Women in the Road Transport and Logistics Industry
23rd March 2022
Within the road transport and logistics industry women are heavily underrepresented. They make up only 20% of transport sector staff in general and 1% – 3% of HGV drivers. This is thought to be one of the biggest gender imbalances in UK business. It would seem that women are an untapped talent source and possibly addressing this imbalance could actually go some way to solving the driver shortage as well.
In order to even out the gender gap in the industry it’s important to identify why women are not attracted in the first place.
Reasons women aren’t attracted to the job
It can be difficult identifying precisely why a particular demographic are not attracted to an industry, but studies have shown there are a few common denominators.
Family Commitments – Statistically in the UK, the primary care givers for children within a family are women, and this is not compatible with 15-hour shifts and nights away from home.
Aging workforce – According to the Road Haulage Association, the average age of road haulage drivers is 57, meaning many are nearing retirement which is not a particularly attractive prospect for women or younger drivers.
Male dominated industry – With an 80% male workforce, women fear they will be treated differently because of their gender.
Poor working conditions – Basic facilities like clean toilets and showers are often not available to drivers, and whilst this should be a concern for both male and female drivers, women find this more of a barrier when entering into an industry than men do.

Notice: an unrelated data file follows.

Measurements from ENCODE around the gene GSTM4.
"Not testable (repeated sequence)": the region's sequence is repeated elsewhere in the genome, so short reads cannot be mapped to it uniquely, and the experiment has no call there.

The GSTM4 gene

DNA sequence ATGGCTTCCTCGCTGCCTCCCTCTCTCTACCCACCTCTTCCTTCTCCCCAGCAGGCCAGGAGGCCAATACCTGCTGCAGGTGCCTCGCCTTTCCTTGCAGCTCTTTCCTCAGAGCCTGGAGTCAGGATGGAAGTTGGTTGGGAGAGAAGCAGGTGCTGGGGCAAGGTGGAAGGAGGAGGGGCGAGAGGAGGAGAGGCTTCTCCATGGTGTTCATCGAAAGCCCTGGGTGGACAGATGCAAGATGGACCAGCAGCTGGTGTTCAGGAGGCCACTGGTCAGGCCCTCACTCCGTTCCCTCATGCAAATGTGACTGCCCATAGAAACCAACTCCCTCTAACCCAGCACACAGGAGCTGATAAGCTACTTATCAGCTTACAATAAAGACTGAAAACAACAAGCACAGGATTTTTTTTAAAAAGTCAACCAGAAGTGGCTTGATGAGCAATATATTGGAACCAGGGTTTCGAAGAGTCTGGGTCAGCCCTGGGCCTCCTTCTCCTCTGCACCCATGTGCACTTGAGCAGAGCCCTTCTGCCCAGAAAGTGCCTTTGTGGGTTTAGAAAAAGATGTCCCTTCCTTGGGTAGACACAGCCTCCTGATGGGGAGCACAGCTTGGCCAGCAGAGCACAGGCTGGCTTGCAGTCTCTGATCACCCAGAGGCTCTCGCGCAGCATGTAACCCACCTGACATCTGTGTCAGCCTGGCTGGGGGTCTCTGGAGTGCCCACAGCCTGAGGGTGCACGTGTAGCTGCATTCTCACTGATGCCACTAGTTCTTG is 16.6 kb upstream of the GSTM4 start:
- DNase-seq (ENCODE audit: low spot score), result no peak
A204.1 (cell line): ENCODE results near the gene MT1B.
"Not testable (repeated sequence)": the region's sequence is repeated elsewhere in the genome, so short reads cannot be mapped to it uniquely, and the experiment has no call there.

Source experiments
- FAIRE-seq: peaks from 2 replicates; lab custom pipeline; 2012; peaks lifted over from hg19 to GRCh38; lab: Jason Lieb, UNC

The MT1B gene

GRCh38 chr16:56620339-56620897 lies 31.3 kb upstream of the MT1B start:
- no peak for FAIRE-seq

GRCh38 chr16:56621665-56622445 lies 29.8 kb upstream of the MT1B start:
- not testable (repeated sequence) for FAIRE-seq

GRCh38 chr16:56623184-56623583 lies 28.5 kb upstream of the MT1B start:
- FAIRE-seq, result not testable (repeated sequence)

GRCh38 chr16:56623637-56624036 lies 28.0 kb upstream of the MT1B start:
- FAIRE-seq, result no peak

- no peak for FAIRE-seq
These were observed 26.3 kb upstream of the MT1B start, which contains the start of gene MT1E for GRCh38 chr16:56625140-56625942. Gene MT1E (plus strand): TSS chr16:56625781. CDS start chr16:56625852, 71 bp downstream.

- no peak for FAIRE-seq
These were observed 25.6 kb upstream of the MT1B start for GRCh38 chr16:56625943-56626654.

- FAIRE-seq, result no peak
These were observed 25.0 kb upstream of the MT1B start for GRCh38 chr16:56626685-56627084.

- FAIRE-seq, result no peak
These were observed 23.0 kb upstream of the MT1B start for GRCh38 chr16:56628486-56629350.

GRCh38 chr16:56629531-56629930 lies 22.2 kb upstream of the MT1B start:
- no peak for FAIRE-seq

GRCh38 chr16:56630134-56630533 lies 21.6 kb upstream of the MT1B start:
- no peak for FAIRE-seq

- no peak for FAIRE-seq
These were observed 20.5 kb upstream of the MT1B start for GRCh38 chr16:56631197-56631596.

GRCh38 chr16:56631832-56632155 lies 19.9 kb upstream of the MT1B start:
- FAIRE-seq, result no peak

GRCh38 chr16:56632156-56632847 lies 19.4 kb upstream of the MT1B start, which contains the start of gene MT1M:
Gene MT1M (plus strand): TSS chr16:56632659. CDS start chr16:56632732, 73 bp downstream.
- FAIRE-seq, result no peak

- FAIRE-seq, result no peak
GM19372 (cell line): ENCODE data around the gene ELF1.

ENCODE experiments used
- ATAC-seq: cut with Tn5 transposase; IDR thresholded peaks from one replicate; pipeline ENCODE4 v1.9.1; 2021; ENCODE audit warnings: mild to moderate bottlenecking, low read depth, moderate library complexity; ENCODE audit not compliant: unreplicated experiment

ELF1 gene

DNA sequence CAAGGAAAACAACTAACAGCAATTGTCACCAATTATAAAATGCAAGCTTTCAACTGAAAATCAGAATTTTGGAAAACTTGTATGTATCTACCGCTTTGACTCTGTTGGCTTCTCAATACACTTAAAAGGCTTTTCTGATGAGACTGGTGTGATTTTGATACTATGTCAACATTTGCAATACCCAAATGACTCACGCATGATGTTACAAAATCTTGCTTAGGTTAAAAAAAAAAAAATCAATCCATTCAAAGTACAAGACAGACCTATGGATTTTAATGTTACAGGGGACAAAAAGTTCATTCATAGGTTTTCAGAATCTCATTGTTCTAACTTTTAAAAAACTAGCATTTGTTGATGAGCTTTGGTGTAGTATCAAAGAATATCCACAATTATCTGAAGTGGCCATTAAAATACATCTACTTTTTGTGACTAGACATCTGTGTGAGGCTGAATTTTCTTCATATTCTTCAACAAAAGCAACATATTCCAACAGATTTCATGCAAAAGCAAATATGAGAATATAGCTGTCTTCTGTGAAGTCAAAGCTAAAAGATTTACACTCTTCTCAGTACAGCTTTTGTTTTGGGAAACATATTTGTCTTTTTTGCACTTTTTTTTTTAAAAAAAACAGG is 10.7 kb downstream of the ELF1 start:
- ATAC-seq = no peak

Safety – Many lorry parks where drivers stop overnight are badly lit, in lonely locations and are not very safe which could be an extra concern for women coming into the industry.
How to attract more women
If the industry wants to reduce the driver shortage in general, they could make some changes which not only could attract more women to the industry but could make the environment more appealing to younger drivers – both male and female. It doesn’t mean painting the fleet bubblegum pink and having cute uniforms – although a company in Australia has done that – it just means making the working conditions more appealing.
Inclusive environment – Changing the perceived or actual workplace culture as being predominantly male where women won’t be welcome, needs to be done early. Girls in school are actively discouraged from entering the industry because of this perceived culture. The road haulage and logistics industry needs to be presented as a great opportunity for women from an early age. Additionally, the 20% of women already in the industry should be offered opportunities to grow and develop.
Flexible hours – By introducing flexible working, flexible hours, job shares and planning shifts in advance could make the role more attractive to women or men with families or younger drivers.
Marketing – Change the narrative for HGV drivers. Be done with the Yorkie strapline of “It’s not for girls,” to showing an inclusive working environment, with easy-to-handle trucks with power steering and automatic gearboxes. It’s no longer a requirement to be physically strong to drive an HGV. Highlight the strengths of the women within the organisation on social media to show the world that it’s not a male only environment.
Female only training – Whilst segregated training could seem counterproductive to an inclusive work environment, it could be a means of introducing women to an industry where they are grossly underrepresented.
On the job training – For roles other than HGV driving it could be an opportunity to offer on-the-job training to encourage more women into the industry who may not have had similar experience before.
No solution is going to solve the talent shortage overnight but changes today can make for a better work environment tomorrow. And in 2022, there is no physical reason why women shouldn’t make up 49% of the road haulage and logistics workforce as they do on average across the rest of UK industries.
For help with your driver requirements speak to the team at Transport Exchange Group today.